CONFIDENCE at vehicle dealerships remained flat in the fourth quarter of this year, financial services provider WesBank said on Wednesday.
Its quarterly dealer confidence survey found dealers "mixing together" the two extreme realities of strong sales off showroom floors and a nonetheless gloomy economic outlook to end up with a "flat result", said Chris de Kock, head of sales and marketing at WesBank.
As a result, Mr de Kock said, WesBank expected sales growth to remain flat next year.
"Overall confidence levels in sales activity among dealers remained unchanged at six out of 10. Confidence in future sales activity was barely changed at 6.5 and 6.7 for the next three and six months, respectively, compared with 6.5 and 6.8 in the previous quarter," the company said.
"Dealers have enjoyed some fantastic success," Mr de Kock said, citing historically low interest rates, low vehicle inflation and heightened competition among manufacturers.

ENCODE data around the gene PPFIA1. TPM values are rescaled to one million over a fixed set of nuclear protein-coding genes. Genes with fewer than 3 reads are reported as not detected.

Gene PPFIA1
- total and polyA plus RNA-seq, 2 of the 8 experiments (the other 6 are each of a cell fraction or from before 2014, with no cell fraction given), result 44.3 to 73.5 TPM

However, dragging the index down was a more general concern about the economic situation in South Africa and globally.
"Guys are seeing difficulties on the horizon," Mr de Kock said, adding that the weak rand was a serious problem that would start to affect vehicle price inflation, "especially for importers from Japan and (South) Korea".
Added to "utilities inflation", Mr de Kock said, this could lead to "interest rate deterioration".
He also said new car sales figures had been propped up by used car prices high enough that consumers often opted for a new car at a very competitive price. This, however, was also changing.
"The used market is making a comeback. The market is up 15% in the past quarter," he said, adding that lower trade-in values were helping "re-establish the price gap" between new and used vehicles. This was doubly damaging to the new market, as car owners refused to sell their cars at these lower prices.
"Twelve percent of dealers said that a low trade-in price was also a factor in preventing consumers from closing a deal on a new vehicle," WesBank said.
"Reflecting recent events, 16% of dealers said strikes and labour unrest would have a negative effect on future activity, while 11% cited political stability and elections, neither of which were highlighted in the previous quarter," the company added.
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